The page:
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Shinui proudly announced to the media this week what it had "changed the order of priorities in the budget" when it transferred NIS 700 million to objectives "that are not sectorial, but for the common good."

The targets are, indeed, good ones: more money for higher education, newly released soldiers, science, culture, art, immigrant absorption, environment, health care, and fighting road accidents, as well as tax breaks for middle-income earners.

But one small detail is missing from Shinui's announcement. Where does the NIS 700 million come from? Where were the millions cut? The government announced that the sum will come from an across-the-board cut in government ministries.

From our investigation, the budget for the Industry Ministry's chief scientist, for example, will be cut by 6 percent, i.e. less spent on R&D, less investment and fewer jobs. Another example: The Housing Ministry saw its budget for "social neighborhood improvement" decreased, meaning spending on community centers will be hit - less for the needy and the weak.

For every "change in the order of priorities," there is an economic and social cost.

While MKs were arguing over the disengagement plan, the Economic Arrangements Law managed to get through with its reform agenda. The tired MKs put up no fight and the media isn't interested. The result is good for the economy, because some important reforms have been passed into law:

1. Encouraging capital investment. Until now, the machers would meet with their colleagues in the Idustry Ministry and "persuade" them to transfer millions of shekels to one food plant or another. This deviant system is now finished. The Investment Center no longer has "an opinion." The criteria for a share of the NIS 300 million in state support are clearly laid out. Similarly, the tax breaks are to be approved by the tax authority, and to win such breaks, the plant must export at least 25 percent of its output. This knocks the big guys - Osem, Elite, Strauss, Tnuva and Tara - out of the running.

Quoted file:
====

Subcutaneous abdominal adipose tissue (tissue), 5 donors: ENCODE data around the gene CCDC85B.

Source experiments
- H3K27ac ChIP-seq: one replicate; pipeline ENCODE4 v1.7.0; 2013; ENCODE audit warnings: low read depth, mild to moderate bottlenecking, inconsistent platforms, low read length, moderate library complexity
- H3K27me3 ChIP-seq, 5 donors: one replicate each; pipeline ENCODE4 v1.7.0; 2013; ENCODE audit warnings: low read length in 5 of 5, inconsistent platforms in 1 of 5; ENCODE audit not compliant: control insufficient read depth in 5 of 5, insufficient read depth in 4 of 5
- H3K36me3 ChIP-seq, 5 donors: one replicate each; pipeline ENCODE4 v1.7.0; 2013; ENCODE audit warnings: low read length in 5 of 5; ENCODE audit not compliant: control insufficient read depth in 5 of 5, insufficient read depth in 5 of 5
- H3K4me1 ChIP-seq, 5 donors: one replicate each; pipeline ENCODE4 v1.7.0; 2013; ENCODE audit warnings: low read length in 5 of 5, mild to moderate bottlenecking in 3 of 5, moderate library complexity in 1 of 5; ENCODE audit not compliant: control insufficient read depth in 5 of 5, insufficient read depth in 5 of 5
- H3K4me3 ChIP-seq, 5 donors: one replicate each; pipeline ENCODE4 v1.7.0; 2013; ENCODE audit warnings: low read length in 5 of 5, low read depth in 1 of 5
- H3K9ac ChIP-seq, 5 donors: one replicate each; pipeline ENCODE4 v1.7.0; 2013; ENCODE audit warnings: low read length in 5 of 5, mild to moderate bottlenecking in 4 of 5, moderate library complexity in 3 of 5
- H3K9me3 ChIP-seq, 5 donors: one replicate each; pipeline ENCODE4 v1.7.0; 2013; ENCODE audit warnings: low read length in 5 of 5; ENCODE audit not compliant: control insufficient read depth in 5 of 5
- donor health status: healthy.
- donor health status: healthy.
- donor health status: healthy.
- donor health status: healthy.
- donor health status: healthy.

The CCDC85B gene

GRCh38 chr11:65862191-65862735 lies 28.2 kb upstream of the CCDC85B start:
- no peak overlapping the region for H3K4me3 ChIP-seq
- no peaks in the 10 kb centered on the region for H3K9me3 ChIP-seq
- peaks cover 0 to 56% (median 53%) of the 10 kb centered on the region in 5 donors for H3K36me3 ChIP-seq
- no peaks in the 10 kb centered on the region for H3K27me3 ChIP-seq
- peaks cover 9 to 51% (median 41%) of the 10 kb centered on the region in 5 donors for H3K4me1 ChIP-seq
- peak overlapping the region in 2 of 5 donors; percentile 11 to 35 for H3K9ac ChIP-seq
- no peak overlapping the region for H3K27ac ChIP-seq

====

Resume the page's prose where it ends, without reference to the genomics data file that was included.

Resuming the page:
2. Research and development. Know-how that has been supported by the state can now be exported legally, and not through subterfuge. The exporting company will pay royalties for such to the chief scientist in proportion to its support for the project.

3. Transferable numbers. Each citizen will have one phone number that he can take with him when he moves from one phone operator to another, which will boost competition and drive down prices.

4. Digital radio. The current analog system is outdated. The approved digital spectrum will allow high quality broadcast of 50 radio stations across the country, improving public service and competition.

5. Electricity Authority. The authority to grant licenses for electricity generation and distribution has been awarded to the Electricity Authority, which will cut bureaucracy and encourage competition with the Israel Electric Corporation.

6. Water. The price charged for water will rise in the coming year until it reflects the average cost of supply. The subsidy on water to farmers will end.

The budgets department did not manage to pass all the reforms they wanted. There's still no VAT in Eilat, no taxation on advanced training funds (keren hishtalmut), and no fifth Kupat Holim health maintenance organization. But the reforms that did get through are of the utmost importance. They are the true engines of growth for the economy.